Jordan Crawford parts the orange sea. (Nathaniel S. Butler/NBAE/Getty Images)
After a pair of blowout wins over the Brooklyn Nets and Orlando Magic late last week, the New York Knicks suffered their worst defeat of the season on Sunday, a 114-73 drubbing at the hands of the Atlantic Division-leading Boston Celtics that stands as the most lopsided result in the NBA this season (eclipsing a 38-point Los Angeles Clippers win over the Derrick Rose-less Chicago Bulls) and the third-worst loss at Madison Square Garden in franchise history (trailing a 50-point beating by the Dallas Mavericks in 2010 and a 43-point defeat by the Charlotte Hornets back in 2002. The visiting Celtics dominated the Knicks from the opening tip of the Sunday afternoon matinee, scoring the first 12 points of the game, leading by 17 points midway through the first quarter and needing just over 11 minutes to open up a 25-point cushion that was never seriously threatened.
The ball movement and open-3-pointer-hunting of the wins over Brooklyn and Orlando was replaced by isolation, stagnation and bricks. The defense, which had at least been passable against the Nets and Magic, was once again virtually nonexistent. Jordan Crawford and Jared Sullinger looked like All-Stars; Amar'e Stoudemire scored 17 points on seven shots but gave it all back (and then some) on the other end; Carmelo Anthony, Raymond Felton and just about everyone else on the New York roster looked like they'd rather be doing anything in the world than wearing a Knicks uniform.
Considering they were wearing the team's new orange alternate jerseys, maybe that makes some sense. Those tank tops seem to be cursed, with the Knicks losing all six times they've worn them this season — their premiere, to a Rose game-winner on Halloween; their home debut, to a Spike-dapping Kevin Love; to the San Antonio Spurs, in J.R. Smith's horrendous return; to the Atlanta Hawks, in a game that led coach Mike Woodson to say it was like his team was "not even trying right now"; to the New Orleans Pelicans, despite star Anthony Davis playing just 10 1/2 minutes and leaving with a broken hand; and to Boston, in a game that completely erased any momentum from the previous two wins and has the team and its fans right back on the brink of a meltdown.
There is, however, some good news — the Knicks don't have to wear the orange uniforms anymore, according to Marc Berman of the New York Post:
If he wishes, the eccentric [owner James] Dolan can forever shelve those new alternate orange jerseys after the Knicks fell to 0-6 in the uniforms [...] According to an NBA official, the Knicks have now fulfilled the minimum requirement for the number of times they have to wear the brand new, all-orange jerseys that appear as haunted as Halloween.
The NBA official told The Post the Knicks can wear the uniforms a maximum of 18 times this season and no fewer than six times under league rules.
The orange unis became an issue before Friday’s game against Orlando. Originally, the orange jerseys were placed in the Knicks’ lockers, but were eventually replaced by the traditional whites. When Raymond Felton saw the color change to white Friday, he said jokingly his "complaint" was heeded. [...]
"It was a little joke two days ago," Felton said. “Nothing to joke about now. I’m not in a joking mood. I’m not superstitious about anything. You play in whatever you play in, whatever jersey color, whatever shoes." [...]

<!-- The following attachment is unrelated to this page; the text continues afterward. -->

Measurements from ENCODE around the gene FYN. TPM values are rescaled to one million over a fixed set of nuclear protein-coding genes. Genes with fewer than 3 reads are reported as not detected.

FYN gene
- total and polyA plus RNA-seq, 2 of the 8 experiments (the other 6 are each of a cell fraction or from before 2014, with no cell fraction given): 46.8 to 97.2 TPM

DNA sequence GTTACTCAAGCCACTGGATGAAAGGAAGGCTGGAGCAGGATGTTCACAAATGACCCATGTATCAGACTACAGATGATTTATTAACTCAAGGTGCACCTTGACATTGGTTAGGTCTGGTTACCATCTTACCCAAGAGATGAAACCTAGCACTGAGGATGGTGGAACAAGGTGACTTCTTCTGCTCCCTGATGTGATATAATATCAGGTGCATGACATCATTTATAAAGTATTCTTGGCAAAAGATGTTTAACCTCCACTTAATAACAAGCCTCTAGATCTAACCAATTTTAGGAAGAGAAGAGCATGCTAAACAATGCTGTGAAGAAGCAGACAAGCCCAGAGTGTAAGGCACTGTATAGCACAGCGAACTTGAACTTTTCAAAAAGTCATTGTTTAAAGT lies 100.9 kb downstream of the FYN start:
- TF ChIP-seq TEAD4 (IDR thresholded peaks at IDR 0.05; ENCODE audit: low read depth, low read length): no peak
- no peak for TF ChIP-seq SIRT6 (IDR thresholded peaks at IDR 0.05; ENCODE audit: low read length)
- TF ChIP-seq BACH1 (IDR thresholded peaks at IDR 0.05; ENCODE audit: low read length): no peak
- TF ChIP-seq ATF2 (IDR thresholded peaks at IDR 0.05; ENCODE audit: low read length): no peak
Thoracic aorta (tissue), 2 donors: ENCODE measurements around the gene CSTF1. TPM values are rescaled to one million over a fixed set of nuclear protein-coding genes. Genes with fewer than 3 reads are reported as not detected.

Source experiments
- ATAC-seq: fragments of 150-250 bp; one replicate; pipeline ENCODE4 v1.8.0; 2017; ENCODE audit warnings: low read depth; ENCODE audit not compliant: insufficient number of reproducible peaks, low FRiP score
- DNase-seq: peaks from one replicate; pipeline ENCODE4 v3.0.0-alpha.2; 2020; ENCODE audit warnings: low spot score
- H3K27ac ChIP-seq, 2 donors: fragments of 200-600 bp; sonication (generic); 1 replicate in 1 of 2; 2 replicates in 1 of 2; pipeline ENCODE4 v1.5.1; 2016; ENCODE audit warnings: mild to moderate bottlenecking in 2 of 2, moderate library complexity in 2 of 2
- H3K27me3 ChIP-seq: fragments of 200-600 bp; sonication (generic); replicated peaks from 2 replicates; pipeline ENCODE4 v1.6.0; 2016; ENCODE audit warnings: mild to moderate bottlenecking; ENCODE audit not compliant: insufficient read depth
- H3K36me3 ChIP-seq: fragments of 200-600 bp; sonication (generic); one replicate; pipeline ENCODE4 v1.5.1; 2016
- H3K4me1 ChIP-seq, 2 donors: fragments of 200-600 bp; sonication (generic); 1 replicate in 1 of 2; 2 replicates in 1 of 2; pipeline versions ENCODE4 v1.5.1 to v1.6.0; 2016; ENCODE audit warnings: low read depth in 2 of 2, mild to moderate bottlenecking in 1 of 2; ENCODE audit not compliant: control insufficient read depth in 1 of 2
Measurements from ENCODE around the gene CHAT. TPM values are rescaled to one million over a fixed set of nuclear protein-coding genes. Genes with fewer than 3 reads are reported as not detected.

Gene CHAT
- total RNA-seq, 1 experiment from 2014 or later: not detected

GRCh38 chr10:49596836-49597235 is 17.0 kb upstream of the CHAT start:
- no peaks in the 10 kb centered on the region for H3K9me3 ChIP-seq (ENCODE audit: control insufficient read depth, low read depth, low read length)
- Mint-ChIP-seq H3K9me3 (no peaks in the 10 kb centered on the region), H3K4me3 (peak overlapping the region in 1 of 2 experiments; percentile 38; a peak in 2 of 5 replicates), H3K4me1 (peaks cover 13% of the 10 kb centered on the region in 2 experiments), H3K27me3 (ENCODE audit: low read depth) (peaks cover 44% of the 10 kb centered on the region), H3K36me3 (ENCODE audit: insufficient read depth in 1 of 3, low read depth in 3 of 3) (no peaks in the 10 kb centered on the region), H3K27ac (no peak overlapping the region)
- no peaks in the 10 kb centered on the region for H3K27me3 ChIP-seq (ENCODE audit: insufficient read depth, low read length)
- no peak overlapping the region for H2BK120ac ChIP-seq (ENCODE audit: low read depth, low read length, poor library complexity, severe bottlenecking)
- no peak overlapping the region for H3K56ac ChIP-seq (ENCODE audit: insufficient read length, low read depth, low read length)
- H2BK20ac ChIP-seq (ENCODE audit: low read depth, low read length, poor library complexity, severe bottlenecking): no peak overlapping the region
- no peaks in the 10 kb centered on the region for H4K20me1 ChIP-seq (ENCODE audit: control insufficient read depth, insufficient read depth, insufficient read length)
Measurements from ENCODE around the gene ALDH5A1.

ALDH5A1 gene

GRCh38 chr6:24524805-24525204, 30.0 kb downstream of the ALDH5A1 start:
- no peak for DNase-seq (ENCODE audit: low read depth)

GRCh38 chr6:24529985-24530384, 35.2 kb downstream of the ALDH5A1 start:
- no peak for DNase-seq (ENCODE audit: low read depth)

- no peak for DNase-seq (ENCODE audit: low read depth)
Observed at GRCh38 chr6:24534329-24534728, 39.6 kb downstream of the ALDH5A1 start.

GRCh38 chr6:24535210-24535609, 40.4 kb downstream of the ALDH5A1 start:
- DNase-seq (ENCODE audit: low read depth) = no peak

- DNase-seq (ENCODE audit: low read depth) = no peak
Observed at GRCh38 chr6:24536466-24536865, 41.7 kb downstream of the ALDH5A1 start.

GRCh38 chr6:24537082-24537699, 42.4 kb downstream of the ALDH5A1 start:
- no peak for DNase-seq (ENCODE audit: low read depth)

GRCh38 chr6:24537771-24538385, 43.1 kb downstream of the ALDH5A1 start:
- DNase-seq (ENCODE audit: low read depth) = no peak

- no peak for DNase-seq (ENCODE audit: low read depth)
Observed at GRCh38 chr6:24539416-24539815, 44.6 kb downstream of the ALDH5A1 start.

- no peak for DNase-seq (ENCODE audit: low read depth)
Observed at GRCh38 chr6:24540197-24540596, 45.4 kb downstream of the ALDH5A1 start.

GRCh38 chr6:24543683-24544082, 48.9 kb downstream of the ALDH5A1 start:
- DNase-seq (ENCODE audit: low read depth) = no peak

"I’m not a superstitious guy," Anthony said. "I won’t blame [the Boston loss] on the 12’oclock game. I won’t blame it on the orange jerseys. We could’ve lost in the white uniforms today."
That's the spirit, 'Melo!
Anthony, Felton and all those noting that the Knicks' woes owe more to a variety of individual and team failures than to a certain color shirt are surely right, but it is still kind of remarkable just how bad New York has been when clad in orange.
The Knicks have have outscored opponents by 33 points when wearing white or blue this season, and have been outscored by 106 points while wearing orange. As a team, they're averaging 96.9 points per game and 44.3 percent shooting in non-orange games; those numbers drop by seven points per game and 5 percentage points in orange. They've allowed 94.4 points per game on 43.8 percent shooting in white and blue, and a whopping 106.3 per contest on 50 percent shooting in orange.
Anthony's averaging 27.2 points per game on 45 percent shooting in the 10 games in which he has not worn the alternates, and 20.8 points per game on 38.4 percent shooting in orange. (Which seems especially weird, all things considered.) Felton's averaging 12.4 points on 45.1 percent shooting in non-orange garb, compared with 7.8 points on 30 percent shooting in the alternates; his 3-point accuracy has dropped by about 10 points, too. J.R. Smith's shooting percentage is nearly 20 percent higher (up from 20.9 percent to 40 percent), and his 3-point percentage nearly 15 percent higher (from 22.7 percent to 37.1 percent) when he's not wearing orange. Other Knicks regulars have experienced similar drop-offs; it's kind of remarkable.
Again, black/orange magic isn't the only explanation for the stark difference — as Scott Cacciola of the New York Times notes, "their performance against the Celtics probably had more to do with an inability to play any semblance of cohesive team basketball." And the Knicks players eagerly took responsibility for the disastrous performance, preferring to blame themselves rather than Woodson, a noon tip or particular shades of fabric, though plenty of credit certainly belongs to the guys wearing green. But as the search for all-too-elusive answers stretches hits the 20-game mark, it probably couldn't hurt for the Knicks to decide to shelve the orange unis; if nothing else, it's an awful lot easier than actually doing something about all the losing.
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